Species highlight – Hen Harrier

Species highlight – Hen Harrier

Hen Harrier Male Flying

The Hen harrier (Circus cyaneus) is a medium sized ground nesting bird of prey which breeds between April and July in upland areas of Ireland, typically between 100m and 400m above sea level (Wilson et al., 2015). They spend winter at communal roost sites distributed throughout a broader range, including low-lying agricultural areas, blanket bog and coastal reedbeds. Hen harriers traditionally breed in open moorland, but will also use recently established, open canopy conifer plantations for hunting and nesting (Irwin et al., 2012).

Mature male and female hen harriers differ in both size and colour. Females are brown in colour with a white rump and white tail bars, and are much larger than the males, which are grey and white with black tipped wings. Juveniles of both sexes are similarly coloured to adult females until they begin to moult into their adult plumage at the end of their first year (Wilson et al., 2015).

Hen harriers are a protected raptor species which is listed on Annex I of the EU Birds Directive. Six Special Protection Areas, covering a total land area of 1,671km², have been designated for the conservation of the Hen Harrier in Ireland (Moran and Wilson-Parr, 2015). The most recent national survey estimated there were 108 – 157 breeding pairs during 2015, a decline of 8.7% from the 2010 survey. The main pressures and threats facing Hen harriers are forestry, predation, loss of habitat, non-intensive grazing, recreation and roads (Ruddock et al., 2016). Hen harriers are widely distributed within Ireland, however they are particularly concentrated in Cork, Kerry and Limerick (Irwin et al., 2011).

For information about how we can assist you with Hen harrier surveys or ecological monitoring, please contact:

Fiona Mc Auliffe ([email protected])


Paul Byrne ([email protected])


Irwin, S., Wilson, M. W., Kelly, T. C., O’Mahony, B., Oliver, G., Troake, P. and O’Halloran, J. (2011). The breeding biology of Hen Harriers Circus cyaneus in Ireland over a five year period. Irish Birds, 9(2), 165-172.

Irwin, S., Wilson, M., O’Donoghue, B., O’Mahony, B., Kelly, T. and O’Halloran, J. (2012). Optimum scenarios for Hen Harrier conservation in Ireland. HENHARRIER, School of Biological, Earth & Environmental Sciences, University College Cork.

Moran, P. and Wilson-Parr, R. (2015). Hen Harrier Special Protection Area (SPA) Habitat Mapping Project 2014. Irish Wildlife Manuals, No. 83. National Parks and Wildlife Service, Department of Arts, Heritage and the Gaeltacht, Ireland.

Ruddock, M., Mee, A., Lusby, J., Nagle, A., O’Neill, S. and O’Toole, L. (2016). The 2015 National Survey of Breeding Hen Harrier in Ireland. Irish Wildlife Manuals, No. 93. National Parks and Wildlife Service, Department of the Arts, Heritage and the Gaeltacht, Ireland.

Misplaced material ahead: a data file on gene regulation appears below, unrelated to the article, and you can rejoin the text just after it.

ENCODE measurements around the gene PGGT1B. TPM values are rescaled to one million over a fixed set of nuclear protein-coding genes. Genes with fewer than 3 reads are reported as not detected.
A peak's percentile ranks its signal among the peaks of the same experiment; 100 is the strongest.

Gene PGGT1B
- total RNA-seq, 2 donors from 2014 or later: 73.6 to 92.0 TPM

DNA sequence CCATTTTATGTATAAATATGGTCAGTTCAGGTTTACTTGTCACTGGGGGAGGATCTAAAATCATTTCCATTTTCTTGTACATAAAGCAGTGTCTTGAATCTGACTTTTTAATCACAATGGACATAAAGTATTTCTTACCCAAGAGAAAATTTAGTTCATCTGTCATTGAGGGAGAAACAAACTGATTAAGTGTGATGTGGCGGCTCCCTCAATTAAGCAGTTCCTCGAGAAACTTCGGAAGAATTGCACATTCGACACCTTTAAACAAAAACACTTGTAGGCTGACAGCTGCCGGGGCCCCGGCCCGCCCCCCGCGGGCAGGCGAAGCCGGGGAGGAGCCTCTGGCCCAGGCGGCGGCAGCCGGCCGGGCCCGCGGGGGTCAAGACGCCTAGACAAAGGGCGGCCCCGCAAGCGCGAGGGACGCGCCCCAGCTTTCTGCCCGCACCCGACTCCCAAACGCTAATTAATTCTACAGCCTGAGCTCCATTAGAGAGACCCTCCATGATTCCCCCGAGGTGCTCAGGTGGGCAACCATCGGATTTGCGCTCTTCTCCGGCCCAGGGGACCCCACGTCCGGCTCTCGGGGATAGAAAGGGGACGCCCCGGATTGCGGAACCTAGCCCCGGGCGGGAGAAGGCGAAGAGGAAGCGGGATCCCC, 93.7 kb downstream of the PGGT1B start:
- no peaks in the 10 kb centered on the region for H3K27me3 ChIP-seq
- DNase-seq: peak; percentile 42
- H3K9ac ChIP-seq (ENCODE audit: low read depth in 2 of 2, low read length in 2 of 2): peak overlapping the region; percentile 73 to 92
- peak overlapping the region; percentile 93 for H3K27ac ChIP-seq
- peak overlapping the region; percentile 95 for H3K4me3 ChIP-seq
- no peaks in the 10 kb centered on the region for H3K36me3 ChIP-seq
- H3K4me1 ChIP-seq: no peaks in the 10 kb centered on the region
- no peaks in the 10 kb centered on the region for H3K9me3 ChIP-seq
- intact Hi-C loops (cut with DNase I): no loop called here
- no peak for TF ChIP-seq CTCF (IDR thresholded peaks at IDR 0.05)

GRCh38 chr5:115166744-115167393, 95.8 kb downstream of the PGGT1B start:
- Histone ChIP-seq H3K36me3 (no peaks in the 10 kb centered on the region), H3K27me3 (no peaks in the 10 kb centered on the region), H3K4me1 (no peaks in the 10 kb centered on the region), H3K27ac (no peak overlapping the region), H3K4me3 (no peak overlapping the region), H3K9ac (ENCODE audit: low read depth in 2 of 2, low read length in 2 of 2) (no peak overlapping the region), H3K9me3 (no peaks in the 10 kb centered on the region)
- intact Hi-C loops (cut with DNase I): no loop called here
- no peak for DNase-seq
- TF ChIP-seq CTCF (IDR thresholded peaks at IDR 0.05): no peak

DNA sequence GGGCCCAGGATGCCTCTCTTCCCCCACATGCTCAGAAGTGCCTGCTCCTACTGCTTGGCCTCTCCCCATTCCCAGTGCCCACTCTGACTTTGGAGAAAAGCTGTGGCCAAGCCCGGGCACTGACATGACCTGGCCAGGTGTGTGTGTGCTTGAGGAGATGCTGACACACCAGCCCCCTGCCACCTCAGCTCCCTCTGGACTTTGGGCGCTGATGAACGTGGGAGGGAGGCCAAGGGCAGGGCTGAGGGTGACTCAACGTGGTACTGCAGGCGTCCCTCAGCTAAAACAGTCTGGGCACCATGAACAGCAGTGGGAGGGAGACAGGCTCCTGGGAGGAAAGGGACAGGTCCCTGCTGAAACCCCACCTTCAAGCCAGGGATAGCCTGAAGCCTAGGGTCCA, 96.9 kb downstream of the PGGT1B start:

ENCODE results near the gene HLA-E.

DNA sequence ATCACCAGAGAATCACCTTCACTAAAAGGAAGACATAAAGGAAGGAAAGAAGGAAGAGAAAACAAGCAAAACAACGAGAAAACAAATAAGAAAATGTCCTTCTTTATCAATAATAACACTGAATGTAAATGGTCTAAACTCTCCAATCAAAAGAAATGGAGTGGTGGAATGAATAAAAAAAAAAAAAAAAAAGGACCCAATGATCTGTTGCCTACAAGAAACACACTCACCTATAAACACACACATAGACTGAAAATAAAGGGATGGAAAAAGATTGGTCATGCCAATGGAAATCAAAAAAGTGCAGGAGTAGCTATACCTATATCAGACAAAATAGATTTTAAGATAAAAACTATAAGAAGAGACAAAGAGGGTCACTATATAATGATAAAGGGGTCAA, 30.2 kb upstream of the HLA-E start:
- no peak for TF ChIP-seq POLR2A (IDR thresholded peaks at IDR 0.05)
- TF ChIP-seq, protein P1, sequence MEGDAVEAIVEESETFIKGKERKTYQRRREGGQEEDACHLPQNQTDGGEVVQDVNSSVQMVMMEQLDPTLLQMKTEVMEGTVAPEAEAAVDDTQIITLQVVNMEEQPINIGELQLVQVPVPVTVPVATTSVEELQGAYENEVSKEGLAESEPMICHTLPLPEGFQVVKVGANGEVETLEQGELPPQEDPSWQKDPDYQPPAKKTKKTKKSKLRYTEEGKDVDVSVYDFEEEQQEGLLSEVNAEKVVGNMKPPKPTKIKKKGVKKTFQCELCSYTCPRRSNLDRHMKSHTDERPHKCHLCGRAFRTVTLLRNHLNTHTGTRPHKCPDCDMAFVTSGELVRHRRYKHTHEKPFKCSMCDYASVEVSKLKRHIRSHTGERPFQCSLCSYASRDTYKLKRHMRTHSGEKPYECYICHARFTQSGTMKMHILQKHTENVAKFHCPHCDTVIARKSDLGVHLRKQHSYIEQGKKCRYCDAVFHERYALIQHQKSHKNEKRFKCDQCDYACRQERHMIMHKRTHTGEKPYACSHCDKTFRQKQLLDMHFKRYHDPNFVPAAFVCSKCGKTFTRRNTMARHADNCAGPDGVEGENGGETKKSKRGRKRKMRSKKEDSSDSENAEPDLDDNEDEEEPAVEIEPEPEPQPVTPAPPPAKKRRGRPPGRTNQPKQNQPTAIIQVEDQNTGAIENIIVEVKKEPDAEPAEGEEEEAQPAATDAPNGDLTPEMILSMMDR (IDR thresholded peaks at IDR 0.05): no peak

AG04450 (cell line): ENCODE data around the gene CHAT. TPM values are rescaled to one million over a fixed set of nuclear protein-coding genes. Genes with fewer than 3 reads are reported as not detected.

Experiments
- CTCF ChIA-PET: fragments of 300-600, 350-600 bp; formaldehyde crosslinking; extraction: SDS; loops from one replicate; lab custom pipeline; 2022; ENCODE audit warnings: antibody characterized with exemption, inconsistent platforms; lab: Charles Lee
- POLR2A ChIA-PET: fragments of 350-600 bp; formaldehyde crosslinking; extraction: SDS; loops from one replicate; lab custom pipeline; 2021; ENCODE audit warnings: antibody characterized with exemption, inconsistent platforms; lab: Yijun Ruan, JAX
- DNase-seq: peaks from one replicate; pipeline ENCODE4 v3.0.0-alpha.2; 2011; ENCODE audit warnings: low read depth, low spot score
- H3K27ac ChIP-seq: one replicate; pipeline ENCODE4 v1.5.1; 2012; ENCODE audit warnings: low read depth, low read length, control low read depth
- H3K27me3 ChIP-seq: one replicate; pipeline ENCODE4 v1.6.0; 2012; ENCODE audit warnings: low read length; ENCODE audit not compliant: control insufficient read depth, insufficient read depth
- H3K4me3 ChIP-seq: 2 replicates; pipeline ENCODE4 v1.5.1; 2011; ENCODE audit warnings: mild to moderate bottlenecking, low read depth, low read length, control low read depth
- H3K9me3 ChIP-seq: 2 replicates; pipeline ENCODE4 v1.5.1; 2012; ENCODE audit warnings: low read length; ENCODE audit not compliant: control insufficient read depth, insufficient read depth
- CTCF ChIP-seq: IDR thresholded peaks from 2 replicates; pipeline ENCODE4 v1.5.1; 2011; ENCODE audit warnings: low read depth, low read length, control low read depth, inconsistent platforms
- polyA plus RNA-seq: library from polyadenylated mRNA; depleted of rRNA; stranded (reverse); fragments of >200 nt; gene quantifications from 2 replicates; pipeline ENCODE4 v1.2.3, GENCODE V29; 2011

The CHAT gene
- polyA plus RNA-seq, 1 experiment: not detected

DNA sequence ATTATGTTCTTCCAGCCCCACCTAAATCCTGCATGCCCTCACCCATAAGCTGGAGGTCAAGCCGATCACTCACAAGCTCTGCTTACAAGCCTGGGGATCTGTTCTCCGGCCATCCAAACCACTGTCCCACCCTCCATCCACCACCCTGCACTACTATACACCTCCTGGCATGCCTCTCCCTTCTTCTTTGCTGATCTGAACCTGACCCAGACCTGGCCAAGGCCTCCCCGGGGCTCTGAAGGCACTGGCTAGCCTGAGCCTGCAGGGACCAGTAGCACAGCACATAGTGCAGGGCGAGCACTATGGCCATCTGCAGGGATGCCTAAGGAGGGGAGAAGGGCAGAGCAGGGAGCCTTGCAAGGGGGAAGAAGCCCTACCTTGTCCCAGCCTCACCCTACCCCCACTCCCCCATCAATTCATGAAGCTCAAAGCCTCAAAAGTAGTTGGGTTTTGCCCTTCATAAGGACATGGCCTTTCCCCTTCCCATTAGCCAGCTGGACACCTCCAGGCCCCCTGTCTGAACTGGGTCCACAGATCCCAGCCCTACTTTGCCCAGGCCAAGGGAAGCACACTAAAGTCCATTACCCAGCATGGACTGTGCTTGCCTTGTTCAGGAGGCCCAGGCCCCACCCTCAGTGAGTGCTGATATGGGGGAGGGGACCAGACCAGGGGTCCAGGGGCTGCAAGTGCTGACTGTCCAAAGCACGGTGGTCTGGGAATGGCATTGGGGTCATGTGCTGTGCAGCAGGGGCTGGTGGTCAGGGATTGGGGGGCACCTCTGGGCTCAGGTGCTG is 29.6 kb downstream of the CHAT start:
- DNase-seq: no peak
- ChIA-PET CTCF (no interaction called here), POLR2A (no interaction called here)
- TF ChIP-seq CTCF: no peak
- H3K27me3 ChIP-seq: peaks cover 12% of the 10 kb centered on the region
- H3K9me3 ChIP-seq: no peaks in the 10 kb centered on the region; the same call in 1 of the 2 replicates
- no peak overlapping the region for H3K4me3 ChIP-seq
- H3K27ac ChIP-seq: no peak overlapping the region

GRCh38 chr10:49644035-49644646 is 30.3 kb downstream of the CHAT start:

Wilson, M., Fernández-Bellon, D., Irwin, S. and O’Halloran, J. (2015). The interactions between Hen Harriers and wind turbines. WINDHARRIER, School of Biological, Earth & Environmental Sciences, University College Cork, Ireland.

Southern Scientific Ecologist attends Ornithology Survey Workshop

Southern Scientific Services’ ecologist Fiona Mc Auliffe attended an informative workshop run by BirdWatch Ireland and the National Parks and Wildlife Services in Mallow recently. The workshop focused on the annual Countryside Bird Survey (CBS) and The Irish Wetland Bird Survey (I-WeBS). The CBS was initiated in 1998 and monitors

How will Brexit Effect your Contracted Laboratory Service?

As the UK prepares to leave the EU you may be wondering how this will impact your industry. If you currently avail of contract laboratory services in the UK the effects of a no deal Brexit may have major implications on the ability of UK based laboratories to provide a

Increased Private Drinking Water Well Grant

Mr. Eoghan Murphy, T.D. Minister for the Department of Housing, Planning & Local Government has announced a new investment programme for water services in rural areas. This includes an increase to the grant available to homeowners for refurbishment works or installation of a domestic well in rural areas. The maximum

Northern Ireland Soil Testing Requirements

Northern Ireland farmers will soon be required to carry out soil testing on their land prior to using chemical phosphorus-rich manures and phosphorus fertilisers. This requirement will take effect from 1 January 2020 under the Nutrient Action Programme 2019-2022. Farmers receiving the Basic Payment Scheme must comply with soil testing

Cation Exchange Capacity: The Forgotten Test of Irish Soil Analysis

The Cation Exchange Capacity (CEC) of a soil is an intrinsic property of the soil. It determines the soils ability to move nutrients from the soil particles to the soil solution where it is readily available for plant uptake. Knowing your soil’s CEC is invaluable when determining your soils fertiliser

Shopping cart
There are no products in the cart!
Continue shopping